The 9/11 commission obviously had a story to tell about what it had learned about the U.S. government being unprepared on Sept. 11, 2001, to protect the nation from al Qaeda terrorists and about government changes it recommended. But how to make sure it could get its report before the American people, especially those beyond the Beltway?
Simple. Besides making the report available on the Internet, through the Government Printing Office and in stores, hire a PR agency.
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Help on Medicare Issues, From the Inside (The Washington Post, Jun 24, 2004)
More Special Interests
With only two communications folks on staff and a pending onslaught of American and foreign reporters demanding reports, interviews and sound bites, the commission turned to Edelman Public Relations Worldwide.
Edelman helped with the rollout of the report last month and is helping organize interviews and events across the country for members of the commission -- normally bipartisan pairs.
"We knew we would be dealing with every public affairs show, every newspaper. . . . We said we wanted our work available to the American people," said commission spokesman Al Felzenberg, who had staffed the panel with Jonathan Stull. "I don't know how we could have done it without" Edelman.
It's actually not unusual for a government agency or commission to hire outside public relations help, particularly with special projects.
The Edelman help is costing about $194,000, Felzenberg said.
Rob Rehr, general manager of the firm's D.C. office, said Edelman discounted its work for the commission and included some services at no charge, including the "strategic thinking" of its senior people, Democrat Leslie Dach and Republican Michael Deaver. Also on the Edelman team for the commission: Craig Brownstein.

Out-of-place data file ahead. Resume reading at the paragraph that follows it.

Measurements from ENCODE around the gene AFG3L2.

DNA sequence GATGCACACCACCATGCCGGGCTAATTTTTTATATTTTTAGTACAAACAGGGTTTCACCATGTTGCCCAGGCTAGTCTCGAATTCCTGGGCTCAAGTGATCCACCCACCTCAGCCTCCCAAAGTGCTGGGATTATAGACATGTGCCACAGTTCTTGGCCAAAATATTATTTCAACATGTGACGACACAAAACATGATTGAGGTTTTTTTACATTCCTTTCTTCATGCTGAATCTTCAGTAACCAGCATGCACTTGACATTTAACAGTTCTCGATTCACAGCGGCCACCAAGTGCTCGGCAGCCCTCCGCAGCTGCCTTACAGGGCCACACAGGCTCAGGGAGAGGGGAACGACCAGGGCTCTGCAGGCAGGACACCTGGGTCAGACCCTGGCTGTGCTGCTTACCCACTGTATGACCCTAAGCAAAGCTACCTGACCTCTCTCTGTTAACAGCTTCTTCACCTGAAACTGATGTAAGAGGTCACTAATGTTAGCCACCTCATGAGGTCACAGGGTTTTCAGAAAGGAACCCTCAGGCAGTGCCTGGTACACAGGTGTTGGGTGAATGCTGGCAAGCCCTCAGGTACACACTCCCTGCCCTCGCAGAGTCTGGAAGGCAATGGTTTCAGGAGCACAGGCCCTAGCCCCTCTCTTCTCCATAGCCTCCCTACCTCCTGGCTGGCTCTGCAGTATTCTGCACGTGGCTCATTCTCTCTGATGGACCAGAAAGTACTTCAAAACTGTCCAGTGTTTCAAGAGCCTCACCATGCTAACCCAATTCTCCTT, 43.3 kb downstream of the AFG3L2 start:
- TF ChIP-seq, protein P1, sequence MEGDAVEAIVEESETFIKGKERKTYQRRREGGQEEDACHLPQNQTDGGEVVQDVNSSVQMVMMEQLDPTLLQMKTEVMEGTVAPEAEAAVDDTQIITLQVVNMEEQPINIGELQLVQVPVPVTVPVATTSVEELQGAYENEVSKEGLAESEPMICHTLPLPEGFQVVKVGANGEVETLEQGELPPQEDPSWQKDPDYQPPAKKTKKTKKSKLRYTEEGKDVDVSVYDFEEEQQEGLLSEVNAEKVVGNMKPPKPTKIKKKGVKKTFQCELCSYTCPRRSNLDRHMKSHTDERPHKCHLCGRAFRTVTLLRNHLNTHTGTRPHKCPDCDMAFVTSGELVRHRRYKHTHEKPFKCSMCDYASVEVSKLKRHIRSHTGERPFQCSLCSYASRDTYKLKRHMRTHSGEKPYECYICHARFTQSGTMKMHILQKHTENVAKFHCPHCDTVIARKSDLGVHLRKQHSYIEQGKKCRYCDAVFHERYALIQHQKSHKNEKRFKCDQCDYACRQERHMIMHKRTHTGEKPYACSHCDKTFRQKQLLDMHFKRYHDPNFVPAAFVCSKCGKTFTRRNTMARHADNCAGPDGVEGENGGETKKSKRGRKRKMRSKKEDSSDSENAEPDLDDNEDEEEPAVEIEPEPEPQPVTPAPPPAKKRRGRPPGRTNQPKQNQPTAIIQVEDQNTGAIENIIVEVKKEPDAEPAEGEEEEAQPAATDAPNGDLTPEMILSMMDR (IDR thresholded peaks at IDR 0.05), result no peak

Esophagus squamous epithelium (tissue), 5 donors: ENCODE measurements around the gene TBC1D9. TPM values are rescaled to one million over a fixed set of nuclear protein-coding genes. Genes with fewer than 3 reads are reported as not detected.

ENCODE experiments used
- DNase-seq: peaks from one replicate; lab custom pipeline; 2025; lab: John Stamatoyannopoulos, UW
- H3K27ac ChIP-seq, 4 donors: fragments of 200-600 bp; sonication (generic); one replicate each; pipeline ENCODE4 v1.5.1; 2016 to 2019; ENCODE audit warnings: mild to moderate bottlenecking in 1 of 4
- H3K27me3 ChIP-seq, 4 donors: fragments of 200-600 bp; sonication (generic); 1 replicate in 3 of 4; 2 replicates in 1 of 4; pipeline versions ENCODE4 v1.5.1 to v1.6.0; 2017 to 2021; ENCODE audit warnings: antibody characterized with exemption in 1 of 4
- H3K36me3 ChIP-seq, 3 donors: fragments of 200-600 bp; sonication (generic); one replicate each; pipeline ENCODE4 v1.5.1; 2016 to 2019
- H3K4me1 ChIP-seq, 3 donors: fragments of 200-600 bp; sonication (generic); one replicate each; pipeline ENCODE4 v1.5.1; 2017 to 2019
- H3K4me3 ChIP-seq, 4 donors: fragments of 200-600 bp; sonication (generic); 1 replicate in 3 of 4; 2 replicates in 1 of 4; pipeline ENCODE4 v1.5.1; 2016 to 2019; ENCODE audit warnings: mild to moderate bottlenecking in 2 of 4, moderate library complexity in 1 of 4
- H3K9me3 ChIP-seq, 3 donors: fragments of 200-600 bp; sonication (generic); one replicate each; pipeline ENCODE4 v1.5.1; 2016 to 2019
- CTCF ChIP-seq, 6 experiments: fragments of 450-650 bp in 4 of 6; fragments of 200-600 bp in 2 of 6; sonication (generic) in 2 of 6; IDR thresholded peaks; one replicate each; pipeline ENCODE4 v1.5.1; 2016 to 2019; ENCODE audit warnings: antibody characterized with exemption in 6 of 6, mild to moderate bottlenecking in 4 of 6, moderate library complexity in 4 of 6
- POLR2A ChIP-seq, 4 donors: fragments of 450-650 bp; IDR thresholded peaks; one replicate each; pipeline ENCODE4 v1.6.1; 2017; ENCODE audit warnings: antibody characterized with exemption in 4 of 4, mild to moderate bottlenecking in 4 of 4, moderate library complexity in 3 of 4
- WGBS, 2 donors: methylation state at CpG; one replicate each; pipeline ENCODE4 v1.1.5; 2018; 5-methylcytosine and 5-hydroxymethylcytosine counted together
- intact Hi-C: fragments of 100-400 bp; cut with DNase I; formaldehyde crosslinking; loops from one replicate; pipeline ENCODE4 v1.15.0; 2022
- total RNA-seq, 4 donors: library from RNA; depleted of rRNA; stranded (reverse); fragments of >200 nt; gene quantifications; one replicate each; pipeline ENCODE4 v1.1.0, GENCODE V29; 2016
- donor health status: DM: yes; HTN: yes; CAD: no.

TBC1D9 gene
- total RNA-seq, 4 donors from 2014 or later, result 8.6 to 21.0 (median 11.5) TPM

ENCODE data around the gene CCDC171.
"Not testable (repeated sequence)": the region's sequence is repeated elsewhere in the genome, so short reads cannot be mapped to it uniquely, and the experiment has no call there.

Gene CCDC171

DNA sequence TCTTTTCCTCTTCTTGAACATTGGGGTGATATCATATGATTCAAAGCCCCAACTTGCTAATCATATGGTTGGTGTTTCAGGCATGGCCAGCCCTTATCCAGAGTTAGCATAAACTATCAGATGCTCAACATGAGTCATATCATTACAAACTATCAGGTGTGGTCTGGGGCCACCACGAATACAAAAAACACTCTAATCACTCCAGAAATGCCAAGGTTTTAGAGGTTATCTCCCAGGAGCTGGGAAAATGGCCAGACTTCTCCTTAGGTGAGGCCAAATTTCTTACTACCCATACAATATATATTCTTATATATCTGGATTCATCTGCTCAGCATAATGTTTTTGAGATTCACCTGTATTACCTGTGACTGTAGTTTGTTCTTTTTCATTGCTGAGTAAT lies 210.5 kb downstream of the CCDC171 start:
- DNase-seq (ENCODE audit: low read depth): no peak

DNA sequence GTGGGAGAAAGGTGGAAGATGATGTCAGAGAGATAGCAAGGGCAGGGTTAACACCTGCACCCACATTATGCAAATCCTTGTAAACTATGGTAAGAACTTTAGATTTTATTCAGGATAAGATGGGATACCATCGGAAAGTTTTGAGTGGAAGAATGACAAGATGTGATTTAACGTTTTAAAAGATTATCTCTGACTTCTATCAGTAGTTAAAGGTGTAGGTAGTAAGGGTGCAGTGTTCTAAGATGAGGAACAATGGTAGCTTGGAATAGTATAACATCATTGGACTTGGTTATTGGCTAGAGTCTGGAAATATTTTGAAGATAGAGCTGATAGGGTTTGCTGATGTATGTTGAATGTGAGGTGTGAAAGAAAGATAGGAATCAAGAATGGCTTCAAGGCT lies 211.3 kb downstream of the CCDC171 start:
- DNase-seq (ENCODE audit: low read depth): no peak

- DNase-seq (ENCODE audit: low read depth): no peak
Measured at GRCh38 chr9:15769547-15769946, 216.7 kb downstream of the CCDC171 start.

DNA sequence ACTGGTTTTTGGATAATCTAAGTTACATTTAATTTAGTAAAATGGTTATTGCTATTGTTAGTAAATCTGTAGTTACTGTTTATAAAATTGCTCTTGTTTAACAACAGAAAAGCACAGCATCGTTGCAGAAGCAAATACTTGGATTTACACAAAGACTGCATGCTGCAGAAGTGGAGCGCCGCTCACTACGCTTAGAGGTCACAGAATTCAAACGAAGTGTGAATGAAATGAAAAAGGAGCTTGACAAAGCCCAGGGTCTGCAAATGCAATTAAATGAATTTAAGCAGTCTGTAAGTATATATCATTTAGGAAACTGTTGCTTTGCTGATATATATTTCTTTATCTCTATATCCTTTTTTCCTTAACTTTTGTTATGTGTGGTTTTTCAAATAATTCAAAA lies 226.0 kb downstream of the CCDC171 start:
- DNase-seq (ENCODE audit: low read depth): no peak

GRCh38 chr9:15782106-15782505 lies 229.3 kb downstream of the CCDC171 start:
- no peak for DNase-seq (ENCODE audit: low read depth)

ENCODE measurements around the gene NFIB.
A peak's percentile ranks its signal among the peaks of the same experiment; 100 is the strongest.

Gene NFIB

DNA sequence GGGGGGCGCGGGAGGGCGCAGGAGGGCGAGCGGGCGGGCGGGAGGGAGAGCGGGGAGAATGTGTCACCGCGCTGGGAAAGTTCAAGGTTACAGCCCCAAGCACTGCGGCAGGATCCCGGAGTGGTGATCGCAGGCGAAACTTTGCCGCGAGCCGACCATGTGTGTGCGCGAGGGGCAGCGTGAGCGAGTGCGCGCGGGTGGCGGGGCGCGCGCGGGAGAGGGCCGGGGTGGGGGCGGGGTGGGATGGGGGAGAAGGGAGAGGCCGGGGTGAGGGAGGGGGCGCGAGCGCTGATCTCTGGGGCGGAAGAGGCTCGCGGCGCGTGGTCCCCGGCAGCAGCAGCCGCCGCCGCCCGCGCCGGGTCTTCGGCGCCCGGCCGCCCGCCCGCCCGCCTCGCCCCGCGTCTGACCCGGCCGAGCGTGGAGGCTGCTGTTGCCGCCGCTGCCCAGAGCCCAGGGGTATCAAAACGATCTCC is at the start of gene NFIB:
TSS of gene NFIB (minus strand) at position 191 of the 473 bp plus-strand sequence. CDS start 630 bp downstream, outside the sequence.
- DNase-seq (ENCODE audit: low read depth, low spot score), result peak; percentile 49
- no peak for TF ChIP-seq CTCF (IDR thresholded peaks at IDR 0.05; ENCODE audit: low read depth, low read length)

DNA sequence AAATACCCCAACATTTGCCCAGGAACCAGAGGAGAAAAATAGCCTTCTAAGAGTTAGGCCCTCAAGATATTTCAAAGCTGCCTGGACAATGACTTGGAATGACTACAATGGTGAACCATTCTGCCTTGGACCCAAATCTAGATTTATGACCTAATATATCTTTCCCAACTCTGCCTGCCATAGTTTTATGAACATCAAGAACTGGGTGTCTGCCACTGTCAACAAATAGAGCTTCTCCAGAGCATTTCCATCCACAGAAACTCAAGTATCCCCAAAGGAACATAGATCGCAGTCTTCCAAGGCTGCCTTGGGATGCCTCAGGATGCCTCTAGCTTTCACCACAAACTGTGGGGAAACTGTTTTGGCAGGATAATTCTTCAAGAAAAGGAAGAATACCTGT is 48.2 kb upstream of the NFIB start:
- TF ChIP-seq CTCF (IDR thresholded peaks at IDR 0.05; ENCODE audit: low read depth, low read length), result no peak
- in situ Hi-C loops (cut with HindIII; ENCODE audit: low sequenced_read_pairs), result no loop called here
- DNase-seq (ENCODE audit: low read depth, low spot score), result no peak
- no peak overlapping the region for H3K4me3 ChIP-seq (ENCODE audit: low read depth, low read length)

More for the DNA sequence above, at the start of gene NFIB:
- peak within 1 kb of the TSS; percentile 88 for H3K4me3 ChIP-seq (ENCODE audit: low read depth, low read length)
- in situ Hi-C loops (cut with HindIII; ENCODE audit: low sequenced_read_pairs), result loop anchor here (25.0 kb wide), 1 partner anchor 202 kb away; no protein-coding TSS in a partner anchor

Libya Hires a Lobbyist
In perhaps one of the clearest signs that Moammar Gaddafi is coming in from the cold, Libya has hired a lobbyist.
Libya, ruled by Gaddafi for 35 years, has hired Fahmy Hudome International, a two-person shop headed by Randa Fahmy Hudome, former associate deputy secretary of energy in the Bush administration and an aide to Energy Secretary Spencer Abraham when he was a senator from Michigan. Her associate Jennifer Hazelton also worked for then-senator Abraham.
In her foreign agent registration filed with the Justice Department last month, she said her company will provide government relations and strategic advice to help Libya's "short term and long term goals in enhancing U.S.-Libya relations."
The one-year contract calls for compensation of $302,500 a quarter, which with one-time start-up costs will amount to more than $1.47 million.
Hudome did not return a call yesterday seeking comment.
Influence.biz noted that the Libyans have done without a Washington lobbyist for 11 years. But last month, the United States resumed diplomatic relations with Libya following Gaddafi's agreement to give up his nuclear weapons program, taking responsibility for the 1988 bombing of Pan Am Flight 103 and renouncement of terrorism.